A blog about Inspiration
Back, just before I consciously decided to take my writing seriously, I was working at a job I loved. While my manager was super smart, our interoffice relationship was awkward. After paycheck cutbacks sent many of my coworkers packing, the situation with my manager darkened. Stressed by the uncomfortable office atmosphere, and now, making less money, I decided it was time to move on.
Was it scary? YOU BET!
Thankfully, I had other financial support to back up this decision, but I didn't sit around. I got another job... a few of them. They included: Web design, pet sitting and bus trip organizing for a non-profit organization on the north shore. My schedule was erratic, and I had a lot of time to think. I asked myself that age-old question, the same one I'd often asked myself most of my adult life - "What do you want to be when you grow up?"
I had an answer. I've always had an answer. I wanted to WRITE. Never believing I could actually be taken seriously or make a living off of it, I had buried that dream away. But under piles of half-written stories and papers from years of writing classes, I found my passion and dusted it off.
Is it crazy to believe such a lofty goal can be attained? At first, maybe, but I took small bites. I understood the most important part of committing to this ambition was convincing myself it could happen. I had to be open for business.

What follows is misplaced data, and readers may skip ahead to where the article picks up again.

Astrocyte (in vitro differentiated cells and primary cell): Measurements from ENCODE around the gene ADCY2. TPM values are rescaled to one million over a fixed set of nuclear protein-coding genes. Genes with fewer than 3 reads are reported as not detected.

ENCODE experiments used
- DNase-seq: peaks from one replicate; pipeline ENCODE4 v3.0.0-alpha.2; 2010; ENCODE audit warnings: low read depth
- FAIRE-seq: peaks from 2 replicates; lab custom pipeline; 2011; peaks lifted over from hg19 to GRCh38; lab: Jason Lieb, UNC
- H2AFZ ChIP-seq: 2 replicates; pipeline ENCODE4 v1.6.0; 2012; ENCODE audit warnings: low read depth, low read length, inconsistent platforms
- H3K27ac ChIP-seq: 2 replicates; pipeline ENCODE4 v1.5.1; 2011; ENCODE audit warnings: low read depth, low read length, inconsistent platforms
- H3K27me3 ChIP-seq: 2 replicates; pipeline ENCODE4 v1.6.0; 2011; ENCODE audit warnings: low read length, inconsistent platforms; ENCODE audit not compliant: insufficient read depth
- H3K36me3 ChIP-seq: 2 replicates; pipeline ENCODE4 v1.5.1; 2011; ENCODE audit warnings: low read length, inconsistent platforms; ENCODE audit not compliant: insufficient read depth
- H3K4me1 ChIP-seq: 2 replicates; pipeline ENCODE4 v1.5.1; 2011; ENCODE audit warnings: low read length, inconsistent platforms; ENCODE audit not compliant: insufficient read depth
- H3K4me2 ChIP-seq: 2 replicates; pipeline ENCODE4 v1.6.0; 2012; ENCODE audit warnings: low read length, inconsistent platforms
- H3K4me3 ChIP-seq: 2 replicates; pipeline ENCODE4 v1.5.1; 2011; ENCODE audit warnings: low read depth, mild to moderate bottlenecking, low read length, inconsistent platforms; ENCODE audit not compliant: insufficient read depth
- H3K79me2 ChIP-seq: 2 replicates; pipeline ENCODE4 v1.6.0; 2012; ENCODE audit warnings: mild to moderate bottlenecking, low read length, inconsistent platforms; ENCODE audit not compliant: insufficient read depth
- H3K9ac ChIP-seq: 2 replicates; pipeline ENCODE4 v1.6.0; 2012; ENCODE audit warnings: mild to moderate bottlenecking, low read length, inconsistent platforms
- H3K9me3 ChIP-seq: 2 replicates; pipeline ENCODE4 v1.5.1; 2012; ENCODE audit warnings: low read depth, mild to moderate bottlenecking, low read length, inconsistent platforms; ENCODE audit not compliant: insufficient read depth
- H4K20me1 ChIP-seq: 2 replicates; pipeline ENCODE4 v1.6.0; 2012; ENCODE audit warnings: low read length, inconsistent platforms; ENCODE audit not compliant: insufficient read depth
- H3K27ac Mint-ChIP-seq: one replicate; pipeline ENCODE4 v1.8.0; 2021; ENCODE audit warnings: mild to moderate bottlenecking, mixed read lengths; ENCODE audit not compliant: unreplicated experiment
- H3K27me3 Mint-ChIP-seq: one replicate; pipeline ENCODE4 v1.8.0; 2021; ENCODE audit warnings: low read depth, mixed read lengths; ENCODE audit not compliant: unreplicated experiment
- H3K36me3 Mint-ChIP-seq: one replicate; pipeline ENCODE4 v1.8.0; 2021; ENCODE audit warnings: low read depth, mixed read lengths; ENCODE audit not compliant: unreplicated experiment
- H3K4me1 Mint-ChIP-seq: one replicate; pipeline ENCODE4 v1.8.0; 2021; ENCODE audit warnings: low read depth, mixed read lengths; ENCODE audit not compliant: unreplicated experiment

I read a great deal of motivational materials. My favorite and most helpful book: "Write It Down, Make It Happen" by Henriette Anne Klauser. She instructs readers to write down a list of goals. I wrote carte blanch. Klauser says to include a few frivolous goals - mine was "Discover the secret of youth." Other less outrageous ones were:
- Help secure my children's futures
- That my writing gives me pleasure and many returns
- Be philanthropic
A complete stranger offered me a writing job. While I worked on those projects, I finished my first book.Truth is stranger than fiction my friend - After sending in a sample of my writing to a local paper, the editor (a stranger) called me to do freelance work. MY FIRST PAID WRITING GIG! Two months later, I was offered a full time writing position. Deciding against going full time, I continued with the freelance work. During the next year and a half, I wrote "Saving Toby."
I wrapped this up neatly in a few hundred words, but be assured, the road I've traveled over the last few years was not all sweetness and light. I kept at it despite setbacks. It is my belief that if you want something to happen, you have to set yourself up for it and allow it happen. It must be an ever conscious thought in your mind.
I leave you with this final quote:
Who are you not to be great? - Nelson MandelaPeace
Image: Rocks stacked on the beach — Stock Photo © Bezuglov Andrey #8584182